Voter fraud and deception was the rule in the North for over seven years. Even when the AU originally appointed Banny as the interim Prime minister ad Thabo Mbeki as the mediator the frauds persisted. President Mbeki visited the Ivory Coast and invited the warring factions to meet with President Gbagbo in Pretoria where two sets of agreements were made. These Pretoria Agreements achieved a resolution of most of the outstanding issues between the two sides, because President Gbagbo made concessions to achieve these ends. The most important point made in Pretoria was that there would be disarmament of the rebels.

This was, indeed, a requisite of the original cease-fire agreement at Linas-Marcoussis , Article 3 (g) “In order to contribute to restoring security of persons and property throughout the national territory, the Government of National Reconciliation will organise the regrouping and subsequent disarming of all forces. It will ensure that no mercenaries remain within the country’s borders.”

Some links showing the protests:

Thank you

Sunday, December 26, 2010

Is Ivory Coast becoming Frances’ ‘Iraq’?

In the run up to Iraqi invasion US manipulated the UN organs, mobilized her allies into join her quest to attack Iraq and institute regime change. Few nations saw through this ploy or had the courage to register effective protestation. This was in the name of Iraqis and human rights and danger posed to the world. To day we know better! But we are on the precipice of falling into a similar situation Africa with France pulling the UN. Will Côte d'Ivoire fall victim to this syndrome: where for Iraqi oil, lies and conspiracies of "international community" were handy to oust Saddam Hussein? Will the UN again, on behalf of geo-strategy, cover genocide or conceal greed in Côte d'Ivoire?

The UN Security council resolution of 9th Dec 2010 backed Alassane Ouattara as the winner of Ivory Coast’s disputed Nov. 28 presidential election, bolstering his challenge to incumbent Laurent Gbagbo and besides condemning the position taken by the Gbagbo, the council also said it would impose “targeted measures” against those standing in the way of the peace process or UN efforts in Ivory Coast. Russia took a very clear position on the condemnation of Ivory Coast. The absence of presidential statement in New York, as Susan Rice, who currently chairs the Security Council for the USA, which had been expected was loud. Russia allowed the release of this press communiqué, on principle, but did not agree and maintained her stance regarding the sovereignty of Côte d’Ivoire – saying that the Unites Nations are not commissioned to state results of presidential elections of a sovereign country. The Chinese government also released a communiqué saying that the law has to prevail, institutions should be respected and that the political dialog should take place.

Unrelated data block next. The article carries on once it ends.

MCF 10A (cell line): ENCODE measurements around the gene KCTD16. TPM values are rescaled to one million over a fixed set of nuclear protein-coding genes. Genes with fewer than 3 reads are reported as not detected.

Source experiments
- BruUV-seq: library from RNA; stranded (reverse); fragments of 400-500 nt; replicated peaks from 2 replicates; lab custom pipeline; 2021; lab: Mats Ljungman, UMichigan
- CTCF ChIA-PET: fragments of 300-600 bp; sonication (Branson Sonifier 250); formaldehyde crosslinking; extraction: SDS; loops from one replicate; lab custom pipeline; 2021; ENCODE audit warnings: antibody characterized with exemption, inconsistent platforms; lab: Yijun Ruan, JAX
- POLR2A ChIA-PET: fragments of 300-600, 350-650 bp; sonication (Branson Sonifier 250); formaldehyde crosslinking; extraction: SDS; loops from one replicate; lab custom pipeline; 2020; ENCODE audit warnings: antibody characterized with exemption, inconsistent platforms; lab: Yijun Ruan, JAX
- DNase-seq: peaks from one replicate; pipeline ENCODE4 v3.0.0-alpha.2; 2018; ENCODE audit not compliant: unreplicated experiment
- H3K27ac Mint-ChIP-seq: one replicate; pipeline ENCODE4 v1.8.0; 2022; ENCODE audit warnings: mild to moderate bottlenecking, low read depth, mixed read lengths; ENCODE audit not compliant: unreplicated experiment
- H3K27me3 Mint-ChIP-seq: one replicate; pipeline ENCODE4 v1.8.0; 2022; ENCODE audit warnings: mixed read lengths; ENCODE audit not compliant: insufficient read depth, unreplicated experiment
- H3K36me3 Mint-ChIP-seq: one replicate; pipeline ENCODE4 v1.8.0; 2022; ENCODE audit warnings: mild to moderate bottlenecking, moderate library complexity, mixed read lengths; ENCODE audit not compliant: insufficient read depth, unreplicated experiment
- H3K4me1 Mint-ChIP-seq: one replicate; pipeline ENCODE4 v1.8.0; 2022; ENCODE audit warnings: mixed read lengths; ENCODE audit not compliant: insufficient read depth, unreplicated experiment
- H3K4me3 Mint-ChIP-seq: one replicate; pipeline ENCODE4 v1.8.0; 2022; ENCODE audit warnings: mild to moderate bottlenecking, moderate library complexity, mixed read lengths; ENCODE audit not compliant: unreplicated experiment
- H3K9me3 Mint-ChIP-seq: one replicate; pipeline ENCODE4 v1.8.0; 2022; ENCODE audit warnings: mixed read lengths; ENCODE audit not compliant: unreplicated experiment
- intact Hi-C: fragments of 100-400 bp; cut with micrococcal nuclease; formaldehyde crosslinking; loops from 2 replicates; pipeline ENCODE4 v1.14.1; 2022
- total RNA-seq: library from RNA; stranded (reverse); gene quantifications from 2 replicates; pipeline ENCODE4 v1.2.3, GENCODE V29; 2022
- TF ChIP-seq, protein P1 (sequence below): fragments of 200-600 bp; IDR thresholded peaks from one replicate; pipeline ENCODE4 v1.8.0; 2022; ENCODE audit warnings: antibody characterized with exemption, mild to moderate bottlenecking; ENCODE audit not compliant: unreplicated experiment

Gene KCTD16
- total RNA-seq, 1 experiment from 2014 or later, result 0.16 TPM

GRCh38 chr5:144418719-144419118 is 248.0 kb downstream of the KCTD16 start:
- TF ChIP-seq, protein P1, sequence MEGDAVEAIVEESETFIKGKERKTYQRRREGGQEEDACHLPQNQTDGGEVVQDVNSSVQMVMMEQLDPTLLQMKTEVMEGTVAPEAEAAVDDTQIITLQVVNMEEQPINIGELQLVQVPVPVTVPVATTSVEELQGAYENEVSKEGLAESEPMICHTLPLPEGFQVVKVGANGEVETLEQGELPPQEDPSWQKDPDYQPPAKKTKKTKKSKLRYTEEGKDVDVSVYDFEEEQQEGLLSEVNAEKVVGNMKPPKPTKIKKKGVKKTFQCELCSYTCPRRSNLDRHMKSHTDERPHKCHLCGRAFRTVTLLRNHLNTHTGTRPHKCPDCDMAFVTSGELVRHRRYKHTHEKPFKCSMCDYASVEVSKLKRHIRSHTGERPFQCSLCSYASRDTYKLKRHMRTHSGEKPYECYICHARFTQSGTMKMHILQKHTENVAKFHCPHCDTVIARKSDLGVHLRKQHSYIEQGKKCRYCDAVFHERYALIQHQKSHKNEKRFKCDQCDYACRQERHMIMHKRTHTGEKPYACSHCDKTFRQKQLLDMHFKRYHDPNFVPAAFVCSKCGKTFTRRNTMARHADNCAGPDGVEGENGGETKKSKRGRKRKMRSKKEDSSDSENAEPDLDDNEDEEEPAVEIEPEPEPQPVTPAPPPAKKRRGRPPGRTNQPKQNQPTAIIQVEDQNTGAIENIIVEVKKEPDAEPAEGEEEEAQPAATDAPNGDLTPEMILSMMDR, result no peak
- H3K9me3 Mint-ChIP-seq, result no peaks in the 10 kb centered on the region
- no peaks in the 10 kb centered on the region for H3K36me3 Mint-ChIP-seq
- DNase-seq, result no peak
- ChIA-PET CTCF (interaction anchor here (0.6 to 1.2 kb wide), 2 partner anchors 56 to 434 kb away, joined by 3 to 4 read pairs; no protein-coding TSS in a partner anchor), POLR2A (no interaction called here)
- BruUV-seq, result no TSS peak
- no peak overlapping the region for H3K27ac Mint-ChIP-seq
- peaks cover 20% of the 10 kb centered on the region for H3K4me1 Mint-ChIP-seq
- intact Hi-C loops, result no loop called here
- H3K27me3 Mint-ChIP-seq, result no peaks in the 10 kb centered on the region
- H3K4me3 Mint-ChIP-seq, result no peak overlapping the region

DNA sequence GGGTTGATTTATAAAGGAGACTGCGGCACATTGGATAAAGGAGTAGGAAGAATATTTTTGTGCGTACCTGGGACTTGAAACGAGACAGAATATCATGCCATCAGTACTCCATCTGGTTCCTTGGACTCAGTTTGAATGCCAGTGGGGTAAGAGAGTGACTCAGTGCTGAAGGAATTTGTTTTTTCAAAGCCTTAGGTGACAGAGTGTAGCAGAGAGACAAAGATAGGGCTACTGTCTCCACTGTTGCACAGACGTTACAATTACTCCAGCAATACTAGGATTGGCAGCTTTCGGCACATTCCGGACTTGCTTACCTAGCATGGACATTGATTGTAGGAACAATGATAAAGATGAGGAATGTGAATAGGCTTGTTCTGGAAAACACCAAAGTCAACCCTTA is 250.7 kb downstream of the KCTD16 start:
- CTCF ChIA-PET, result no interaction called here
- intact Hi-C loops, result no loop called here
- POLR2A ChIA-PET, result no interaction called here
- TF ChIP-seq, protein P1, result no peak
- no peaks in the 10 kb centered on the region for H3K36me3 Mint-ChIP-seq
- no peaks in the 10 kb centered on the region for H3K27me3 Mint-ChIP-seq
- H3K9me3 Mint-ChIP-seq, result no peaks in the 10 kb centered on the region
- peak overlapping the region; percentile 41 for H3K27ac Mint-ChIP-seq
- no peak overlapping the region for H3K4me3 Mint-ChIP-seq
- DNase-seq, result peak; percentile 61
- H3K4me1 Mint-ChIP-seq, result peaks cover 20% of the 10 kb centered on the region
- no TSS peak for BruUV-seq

The media though is awash with the notion that the whole world has isolated Gbagbo’s government, yet divergent views like that of China, Russia and even South Africa and also Angola, and Libya are not being heard for not chorusing the ECOWAS’ nor the African Union’s opinion…The media buzz: to make people believe, via the media, that President Gbagbo is isolated has failed to cause a revolt in the country . There was a general expectation that the population will pour into the streets, demanding that Laurent Gbagbo step down that he had lost according to the provisionary results. On the contrary most of the people in the south divide of the country voiced support for Gbagbo vowing to die to the last man should the country be attacked. The street demonstrations are needed to raise the temperature which saw the calls to match at take over the Ivorian national Radio and Television Station headquarters. This met a rock hard response from Ivorian forces and has now led to rearming of supporters of Mr. Alassane Ouattara, whom the international community overwhelmingly recognises as the legitimate president.

The question that begs an answer is this; Why UN and US through the French forces are arming the rebels? The reason for Gbagbo to order UN and French forces to leave the country was precisely this. According to the Ivorian government sources foreign dispatch, No. 0026 of 21/12/10, "the U.S. government brought in mercenaries in Bouake, via Algiers through Ouagadougou with sophisticated equipment for endangering the lives of legal authorities "of Côte d'Ivoire. UN forces have been reported on RTI giving catches to rebels.